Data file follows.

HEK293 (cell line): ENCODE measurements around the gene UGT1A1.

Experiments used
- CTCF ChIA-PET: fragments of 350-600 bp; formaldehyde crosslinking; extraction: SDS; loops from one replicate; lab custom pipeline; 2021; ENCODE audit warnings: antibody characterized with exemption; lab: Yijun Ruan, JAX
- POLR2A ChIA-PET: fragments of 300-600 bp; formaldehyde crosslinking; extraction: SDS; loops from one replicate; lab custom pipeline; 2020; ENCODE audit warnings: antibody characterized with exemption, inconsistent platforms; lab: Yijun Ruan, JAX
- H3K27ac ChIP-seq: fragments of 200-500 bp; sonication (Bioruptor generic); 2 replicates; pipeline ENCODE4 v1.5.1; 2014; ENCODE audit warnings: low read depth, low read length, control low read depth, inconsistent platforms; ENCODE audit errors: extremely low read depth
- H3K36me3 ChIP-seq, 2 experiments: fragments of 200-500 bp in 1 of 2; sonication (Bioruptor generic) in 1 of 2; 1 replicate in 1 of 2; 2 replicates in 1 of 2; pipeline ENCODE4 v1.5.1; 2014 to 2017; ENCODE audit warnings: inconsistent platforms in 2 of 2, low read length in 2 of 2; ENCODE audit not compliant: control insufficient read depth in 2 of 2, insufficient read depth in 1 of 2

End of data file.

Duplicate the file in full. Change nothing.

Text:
HEK293 (cell line): ENCODE measurements around the gene UGT1A1.

Experiments used
- CTCF ChIA-PET: fragments of 350-600 bp; formaldehyde crosslinking; extraction: SDS; loops from one replicate; lab custom pipeline; 2021; ENCODE audit warnings: antibody characterized with exemption; lab: Yijun Ruan, JAX
- POLR2A ChIA-PET: fragments of 300-600 bp; formaldehyde crosslinking; extraction: SDS; loops from one replicate; lab custom pipeline; 2020; ENCODE audit warnings: antibody characterized with exemption, inconsistent platforms; lab: Yijun Ruan, JAX
- H3K27ac ChIP-seq: fragments of 200-500 bp; sonication (Bioruptor generic); 2 replicates; pipeline ENCODE4 v1.5.1; 2014; ENCODE audit warnings: low read depth, low read length, control low read depth, inconsistent platforms; ENCODE audit errors: extremely low read depth
- H3K36me3 ChIP-seq, 2 experiments: fragments of 200-500 bp in 1 of 2; sonication (Bioruptor generic) in 1 of 2; 1 replicate in 1 of 2; 2 replicates in 1 of 2; pipeline ENCODE4 v1.5.1; 2014 to 2017; ENCODE audit warnings: inconsistent platforms in 2 of 2, low read length in 2 of 2; ENCODE audit not compliant: control insufficient read depth in 2 of 2, insufficient read depth in 1 of 2